Bollywood is primarily known for love stories and many of the films belonging to this genre have been huge successes. A lot of these have been love triangles. But soon it emerged that it doesn't project the reality, especially the confusion that prevails in such situations. Anurag Kashyap, known for dark and hard-hitting cinema, decides to switch gears and make a light-hearted romantic story dealing with three characters.

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By Jaidev Hemmady (3.5/5)

Set in Punjab, the film revolves around Rumi (Taapsee), who is in a passionate relationship with Vicky Sandhu (Vicky Kaushal), a man-child who is the exact opposite of the mature and dignified Robbie Bhatia (Abhishek), the guy Rumi's parents want her to marry. When Vicky doesn't show up at Rumi's house to ask for her hand in marriage despite being told by Rumi to do so, she ends her relationship with him in a fit of anger and decides to tie the knot with Robbie.

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By Mayank Shekhar (4.5/5)

This film starts off with a full-length song, or music video, if you may, with a pair of twins (a random motif that appears throughout), cracking it with their dance moves, setting the tone for what's supposed to be a musical, after all. The relentless drama that follows, by the minute, in the lives of the volatile lead couple (Vicky Kaushal, Taapsee Pannu) in unhinged love, will make you feel thoroughly relieved about your own staid existence though.

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By Rahul Desai (3/5)

Manmarziyaan, as per its title, does as the heart pleases. Kanika Dhillon's script has a reckless individuality to it in which, unlike many of director Anurag Kashyap's previous undertakings, the world is a mere bystander. "What will people say?" is a mythical question. Lovers elope, but return because they don't know whom they're running from. This is the kind of rebel-without-a-cause, selfish and inelegant blueprint of tier-2 love that the country's elders might gleefully cite as a 'cautionary tale': see, this is why you kids need us to control your choices.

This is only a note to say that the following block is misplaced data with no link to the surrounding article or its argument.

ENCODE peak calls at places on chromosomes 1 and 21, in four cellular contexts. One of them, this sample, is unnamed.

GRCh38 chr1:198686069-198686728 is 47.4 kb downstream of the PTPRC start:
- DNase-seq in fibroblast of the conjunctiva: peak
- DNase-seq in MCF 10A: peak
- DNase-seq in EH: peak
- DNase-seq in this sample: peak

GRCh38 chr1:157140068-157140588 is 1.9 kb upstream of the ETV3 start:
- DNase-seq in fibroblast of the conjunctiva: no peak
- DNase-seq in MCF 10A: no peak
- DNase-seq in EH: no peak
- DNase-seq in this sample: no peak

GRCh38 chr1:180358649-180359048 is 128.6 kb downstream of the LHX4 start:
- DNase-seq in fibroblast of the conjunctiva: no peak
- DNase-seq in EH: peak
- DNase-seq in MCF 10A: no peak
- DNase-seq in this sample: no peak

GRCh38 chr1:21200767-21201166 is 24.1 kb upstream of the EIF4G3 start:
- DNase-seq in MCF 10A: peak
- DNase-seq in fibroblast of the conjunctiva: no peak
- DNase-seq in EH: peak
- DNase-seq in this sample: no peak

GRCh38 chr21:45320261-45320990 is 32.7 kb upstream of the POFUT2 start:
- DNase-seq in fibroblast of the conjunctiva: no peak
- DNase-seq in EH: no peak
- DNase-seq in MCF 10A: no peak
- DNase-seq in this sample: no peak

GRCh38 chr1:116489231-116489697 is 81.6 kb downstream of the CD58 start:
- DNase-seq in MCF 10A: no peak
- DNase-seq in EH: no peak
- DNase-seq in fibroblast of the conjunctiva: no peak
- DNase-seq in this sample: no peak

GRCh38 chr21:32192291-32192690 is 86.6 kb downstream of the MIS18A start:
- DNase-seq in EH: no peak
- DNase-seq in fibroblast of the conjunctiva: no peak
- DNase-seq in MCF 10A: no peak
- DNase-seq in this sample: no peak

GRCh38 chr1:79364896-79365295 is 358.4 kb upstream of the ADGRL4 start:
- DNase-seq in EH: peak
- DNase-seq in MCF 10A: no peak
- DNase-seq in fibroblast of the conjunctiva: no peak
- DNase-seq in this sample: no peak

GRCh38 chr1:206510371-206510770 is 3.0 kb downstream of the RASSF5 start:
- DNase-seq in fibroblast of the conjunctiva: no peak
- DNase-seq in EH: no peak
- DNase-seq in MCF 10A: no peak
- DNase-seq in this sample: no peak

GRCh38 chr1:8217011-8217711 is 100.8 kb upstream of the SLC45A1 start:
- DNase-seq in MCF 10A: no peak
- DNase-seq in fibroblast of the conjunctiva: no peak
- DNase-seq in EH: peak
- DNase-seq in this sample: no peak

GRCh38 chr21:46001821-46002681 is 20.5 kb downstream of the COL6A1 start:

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By Devesh Sharma (3.5/5)

What's the meaning of love? Is it pure animal attraction, where you can't wait to take yours and your partner's clothes off and jump in the bed every time you get some privacy or does it exist at some deeper level where it's important for the hearts to beat as one as well and not just the bodies. Is it what you say to your beloved or what you do for him/her that's important.

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The Times Of India
By Rachit Gupta (4/5)

Rumi (Taapsee Pannu) and Vicky (Vicky Kaushal) are in love and they can't stay out of the bedroom. When they're caught red handed by Rumi's family, pressure builds up to get married. But Vicky has cold feet and keeps avoiding Rumi's request to bring his parents over and ask her hand in marriage. Eventually, she gives up on him and agrees to an arranged marriage.

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By Saibal Chatterjee (3/5)

Anurag Kashyap's first full-on love story, Manmarziyaan is also the first film that the director has made from a screenplay not authored by him. He, however, loses no opportunity to inject an exaggeratedly campy style into the genre and juggle with its time-tested conventions to deliver a film that is fun for the most part. Well, almost.